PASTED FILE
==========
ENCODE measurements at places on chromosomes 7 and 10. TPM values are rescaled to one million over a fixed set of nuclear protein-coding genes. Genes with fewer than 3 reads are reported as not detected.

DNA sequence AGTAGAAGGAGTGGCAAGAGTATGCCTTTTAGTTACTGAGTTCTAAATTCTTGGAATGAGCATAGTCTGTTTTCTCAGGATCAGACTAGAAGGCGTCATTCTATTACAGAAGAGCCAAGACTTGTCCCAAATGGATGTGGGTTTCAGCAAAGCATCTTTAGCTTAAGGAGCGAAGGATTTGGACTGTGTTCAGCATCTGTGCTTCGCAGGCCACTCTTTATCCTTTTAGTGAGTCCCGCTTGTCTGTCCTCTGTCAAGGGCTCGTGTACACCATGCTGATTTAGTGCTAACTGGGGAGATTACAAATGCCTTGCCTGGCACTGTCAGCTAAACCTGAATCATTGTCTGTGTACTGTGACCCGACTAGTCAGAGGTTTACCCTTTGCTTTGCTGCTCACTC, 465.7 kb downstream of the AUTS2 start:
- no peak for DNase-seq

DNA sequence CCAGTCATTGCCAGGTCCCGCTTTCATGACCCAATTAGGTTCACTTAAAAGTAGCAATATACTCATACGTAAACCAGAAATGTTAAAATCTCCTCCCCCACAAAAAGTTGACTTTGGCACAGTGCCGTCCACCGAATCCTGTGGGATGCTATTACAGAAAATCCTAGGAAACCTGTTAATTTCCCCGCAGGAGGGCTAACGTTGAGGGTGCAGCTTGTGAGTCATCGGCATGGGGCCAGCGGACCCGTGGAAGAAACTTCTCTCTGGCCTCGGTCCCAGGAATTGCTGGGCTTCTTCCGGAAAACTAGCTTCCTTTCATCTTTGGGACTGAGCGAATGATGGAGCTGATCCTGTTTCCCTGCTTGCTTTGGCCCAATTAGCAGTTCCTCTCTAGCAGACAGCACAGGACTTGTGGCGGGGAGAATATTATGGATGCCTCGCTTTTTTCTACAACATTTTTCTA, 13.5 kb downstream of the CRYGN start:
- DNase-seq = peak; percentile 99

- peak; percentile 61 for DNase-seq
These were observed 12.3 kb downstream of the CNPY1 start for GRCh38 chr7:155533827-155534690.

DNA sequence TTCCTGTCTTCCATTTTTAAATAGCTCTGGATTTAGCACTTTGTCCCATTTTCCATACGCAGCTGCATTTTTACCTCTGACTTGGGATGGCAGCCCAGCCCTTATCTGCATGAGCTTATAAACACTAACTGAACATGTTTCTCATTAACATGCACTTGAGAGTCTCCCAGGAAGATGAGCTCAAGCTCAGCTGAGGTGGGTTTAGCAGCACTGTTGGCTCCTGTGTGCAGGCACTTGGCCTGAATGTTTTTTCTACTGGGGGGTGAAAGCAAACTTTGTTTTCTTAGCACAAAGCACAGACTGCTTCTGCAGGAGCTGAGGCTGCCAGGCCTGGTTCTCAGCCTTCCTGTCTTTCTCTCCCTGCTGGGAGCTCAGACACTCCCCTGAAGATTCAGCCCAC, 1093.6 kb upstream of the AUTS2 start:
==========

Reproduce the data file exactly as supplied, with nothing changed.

ENCODE measurements at places on chromosomes 7 and 10. TPM values are rescaled to one million over a fixed set of nuclear protein-coding genes. Genes with fewer than 3 reads are reported as not detected.

DNA sequence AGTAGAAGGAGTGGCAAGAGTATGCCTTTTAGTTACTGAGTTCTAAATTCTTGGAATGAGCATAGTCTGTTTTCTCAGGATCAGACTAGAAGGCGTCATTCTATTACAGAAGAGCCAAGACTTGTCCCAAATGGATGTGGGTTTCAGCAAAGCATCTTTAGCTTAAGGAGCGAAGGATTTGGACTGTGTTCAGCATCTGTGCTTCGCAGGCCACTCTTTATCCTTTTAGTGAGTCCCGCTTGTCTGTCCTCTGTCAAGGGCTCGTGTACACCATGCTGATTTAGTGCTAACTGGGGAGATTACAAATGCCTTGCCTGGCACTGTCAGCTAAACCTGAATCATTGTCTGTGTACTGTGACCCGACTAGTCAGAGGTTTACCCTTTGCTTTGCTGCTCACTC, 465.7 kb downstream of the AUTS2 start:
- no peak for DNase-seq

DNA sequence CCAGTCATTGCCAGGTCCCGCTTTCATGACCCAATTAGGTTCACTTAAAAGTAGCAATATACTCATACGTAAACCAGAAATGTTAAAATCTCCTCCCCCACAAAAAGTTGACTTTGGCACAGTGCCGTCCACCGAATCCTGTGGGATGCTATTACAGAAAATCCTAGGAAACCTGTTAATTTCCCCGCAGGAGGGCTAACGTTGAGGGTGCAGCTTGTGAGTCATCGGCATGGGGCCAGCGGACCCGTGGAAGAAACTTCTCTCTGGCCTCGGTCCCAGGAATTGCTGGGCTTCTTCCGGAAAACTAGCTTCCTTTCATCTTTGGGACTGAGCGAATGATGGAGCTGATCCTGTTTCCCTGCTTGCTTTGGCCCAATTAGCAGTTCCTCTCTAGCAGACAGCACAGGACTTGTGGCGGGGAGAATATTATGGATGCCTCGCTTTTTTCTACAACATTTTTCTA, 13.5 kb downstream of the CRYGN start:
- DNase-seq = peak; percentile 99

- peak; percentile 61 for DNase-seq
These were observed 12.3 kb downstream of the CNPY1 start for GRCh38 chr7:155533827-155534690.

DNA sequence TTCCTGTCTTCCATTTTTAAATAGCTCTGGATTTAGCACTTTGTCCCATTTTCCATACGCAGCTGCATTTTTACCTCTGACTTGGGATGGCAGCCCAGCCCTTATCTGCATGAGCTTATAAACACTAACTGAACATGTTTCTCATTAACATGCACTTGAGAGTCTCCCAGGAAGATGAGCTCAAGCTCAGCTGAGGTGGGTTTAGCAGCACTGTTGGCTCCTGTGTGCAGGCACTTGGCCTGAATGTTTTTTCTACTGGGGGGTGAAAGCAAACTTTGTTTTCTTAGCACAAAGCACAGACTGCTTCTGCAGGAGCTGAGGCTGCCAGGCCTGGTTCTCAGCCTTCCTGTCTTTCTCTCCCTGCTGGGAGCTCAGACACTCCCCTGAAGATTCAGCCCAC, 1093.6 kb upstream of the AUTS2 start: